The international conference on the prolonged issue of caste census in India took place on 5 and 6 February 2022. It was organised by the South Asian Alternative Forum housed at St Antony’s College in University of Oxford, United Kingdom. The conference, consisting of six panels and over 30 diverse speakers, had received more than 5,000 registrations.
Professor Sona Jharia Minz, Vice Chancellor of Sido Kanhu Murmu University, in her keynote speech, raised pertinent points with regards to gathering caste census data and its implementation. The subsequent panel highlighted the need for caste census as well as how it should be conducted responsibly. Grace Banu, a transgender people’s rights activist, especially pointed out how Bahujan transgender persons have to face double oppression and are invisibilised by the census apparatus. She also underscored the need for proper training and sensitisation of survey enumerators on casteism and transphobia.
The second panel discussed the complex relationship between caste and Hinduism, religious conversion as a tool to escape caste discrimination and attain some form of social mobility and different outcomes of colonial and postcolonial censuses. Gopal Guru, Editor of Economic and Political Weekly, asked to what extent the census can be used to undermine the idea of hierarchical religious thought and emphasised the need to provide a modern, secular understanding of caste. Anupama Rao, a historian at Columbia University, traced that it was in the 1908 colonial census when the question of whether the Depressed Classes belong to the Hindu religion, was asked and the postcolonial period saw the process of morphing caste into a socio-economic category.
The first day ended with a final panel discussion on decoding caste within ‘popular’ culture, ranging from cinema to food and nutrition, performance arts and journalism. Meena Kotwal, founder of The Mooknayak media platform, appealed to the emerging Bahujan journalists that if the microphone is not passed down then ‘snatch’ it, while film director Pa Ranjith advised to focus on the mental health of artists who are telling anti-caste stories and to ‘ignore’ the trolling and hate they receive.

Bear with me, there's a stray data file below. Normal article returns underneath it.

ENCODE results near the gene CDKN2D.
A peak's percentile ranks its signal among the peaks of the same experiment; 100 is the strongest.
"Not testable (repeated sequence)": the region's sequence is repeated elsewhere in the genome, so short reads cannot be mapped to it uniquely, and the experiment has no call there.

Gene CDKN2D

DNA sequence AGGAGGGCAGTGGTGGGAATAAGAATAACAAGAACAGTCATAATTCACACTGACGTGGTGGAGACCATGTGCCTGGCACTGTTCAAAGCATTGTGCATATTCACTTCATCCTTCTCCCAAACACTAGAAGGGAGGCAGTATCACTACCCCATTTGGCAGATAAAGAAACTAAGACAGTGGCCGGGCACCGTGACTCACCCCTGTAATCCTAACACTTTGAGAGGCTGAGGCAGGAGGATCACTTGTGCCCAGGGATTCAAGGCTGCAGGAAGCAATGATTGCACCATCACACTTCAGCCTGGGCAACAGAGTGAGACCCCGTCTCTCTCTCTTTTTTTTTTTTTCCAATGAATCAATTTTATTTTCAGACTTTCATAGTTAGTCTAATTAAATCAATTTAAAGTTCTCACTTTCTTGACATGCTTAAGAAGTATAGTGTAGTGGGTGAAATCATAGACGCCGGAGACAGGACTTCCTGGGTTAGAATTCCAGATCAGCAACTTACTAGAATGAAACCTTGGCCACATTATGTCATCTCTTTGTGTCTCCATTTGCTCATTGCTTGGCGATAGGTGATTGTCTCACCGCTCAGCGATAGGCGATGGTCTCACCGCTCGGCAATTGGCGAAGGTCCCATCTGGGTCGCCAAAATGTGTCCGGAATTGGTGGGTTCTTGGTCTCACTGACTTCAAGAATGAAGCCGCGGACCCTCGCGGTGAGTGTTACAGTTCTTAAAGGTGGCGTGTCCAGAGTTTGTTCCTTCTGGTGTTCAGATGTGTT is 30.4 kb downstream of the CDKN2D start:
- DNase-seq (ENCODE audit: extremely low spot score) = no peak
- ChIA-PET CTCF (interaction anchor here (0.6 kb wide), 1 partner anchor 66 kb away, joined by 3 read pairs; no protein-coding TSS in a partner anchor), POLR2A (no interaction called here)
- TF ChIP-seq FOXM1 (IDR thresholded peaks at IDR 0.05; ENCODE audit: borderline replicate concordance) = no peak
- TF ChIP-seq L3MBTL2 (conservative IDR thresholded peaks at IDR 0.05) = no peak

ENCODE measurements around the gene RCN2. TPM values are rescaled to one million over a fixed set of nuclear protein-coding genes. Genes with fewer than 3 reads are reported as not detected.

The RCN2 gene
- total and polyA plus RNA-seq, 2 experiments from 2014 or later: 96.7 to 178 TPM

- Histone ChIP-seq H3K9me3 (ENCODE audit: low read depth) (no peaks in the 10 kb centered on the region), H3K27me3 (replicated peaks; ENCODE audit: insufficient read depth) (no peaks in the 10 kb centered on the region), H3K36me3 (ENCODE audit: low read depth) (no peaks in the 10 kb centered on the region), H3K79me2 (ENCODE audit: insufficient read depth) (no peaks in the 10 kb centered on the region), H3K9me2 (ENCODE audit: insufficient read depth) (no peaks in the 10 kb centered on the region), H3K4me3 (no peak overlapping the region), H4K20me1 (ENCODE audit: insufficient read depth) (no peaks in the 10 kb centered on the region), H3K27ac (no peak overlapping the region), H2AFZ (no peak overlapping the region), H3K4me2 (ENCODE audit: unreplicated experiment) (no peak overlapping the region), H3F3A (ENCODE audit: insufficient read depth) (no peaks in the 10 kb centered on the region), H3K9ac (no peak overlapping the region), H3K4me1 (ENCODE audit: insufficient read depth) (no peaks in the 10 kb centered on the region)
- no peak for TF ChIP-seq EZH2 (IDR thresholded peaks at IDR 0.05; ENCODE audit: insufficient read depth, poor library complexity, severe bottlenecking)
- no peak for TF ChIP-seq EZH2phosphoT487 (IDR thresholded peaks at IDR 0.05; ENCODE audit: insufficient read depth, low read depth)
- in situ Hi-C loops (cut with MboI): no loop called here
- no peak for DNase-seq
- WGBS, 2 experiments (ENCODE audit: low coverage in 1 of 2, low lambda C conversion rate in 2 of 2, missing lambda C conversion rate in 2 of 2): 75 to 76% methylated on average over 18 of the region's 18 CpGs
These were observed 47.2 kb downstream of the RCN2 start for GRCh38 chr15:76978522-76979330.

Second day began with the keynote address by Bharat Patankar, president of Shramik Mukti Dal, who emphasised going back to Jotirao Phule’s thinking on putting up a united front of women, Shudras and Ati-shudras. The next panel analysed the Hindutva and Bharatiya Janata Party’s (BJP’s) ambivalent attitude towards caste census and how their divisive politics keeps solidarities from forming across oppressed caste groups. The speakers pointed out that even though the BJP speaks of one Hindu identity, caste still matters to them.
Second panel focused on the issues of caste among Muslims, its negation and denial by both Muslim and non-Muslim upper castes and even by the so-called secular, national parties, homogenisation of Muslim identity, lack of data on Scheduled Caste, Scheduled Tribe Muslims and need for caste census to tackle these issues. Srinivas Goli, Assistant Professor at Jawaharlal Nehru University, presented some crucial data from a unique study conducted on the practice of untouchability among Muslims in Uttar Pradesh, which revealed that Dalit Muslims face discrimination from upper caste Muslims as well as majorly from non-Muslims. Faisal Devji, Director of Asian Studies Centre at University of Oxford, reiterated an important point that caste needs to be made visible among Muslims without fragmenting the Muslim identity.
The last session covered the links between caste and race bias. The speakers stressed that despite the colonial agenda behind censuses, official recognition of difference through them, when done correctly, does help in designing helpful policies and affirmative action programmes. It was also pointed out how Savarna academics benefit from affirmative action in the West and co-opt the discourse on indigeneity by adopting the language of social justice but invisibilise Adivasis and other oppressed castes in their own country. Professor Meena Dhandha, faculty at the University of Wolverhampton, raised a concern that though the caste census data is to be used for remedial measures, we also must be cautious of its less benign uses and said that India needs separate anti-discrimination legislation.
The audience were also treated with the fabulous musical performance by Arivu and members of the Casteless Collective on both days. With a large number of participants, diversity of panels and its speakers, and feeling of solidarity and hope, the event set a new standard for academic conferences. By raising the issue of caste census on the international academic platform and convening fruitful, open discussions, the conference has succeeded in taking a step towards breaking the caste census deadlock, though consistent and collective efforts are still necessary.
The recordings of all the panel discussions are accessible on the Facebook page of South Asian Alternative Forum (SAAF) for those who missed or want to rewatch.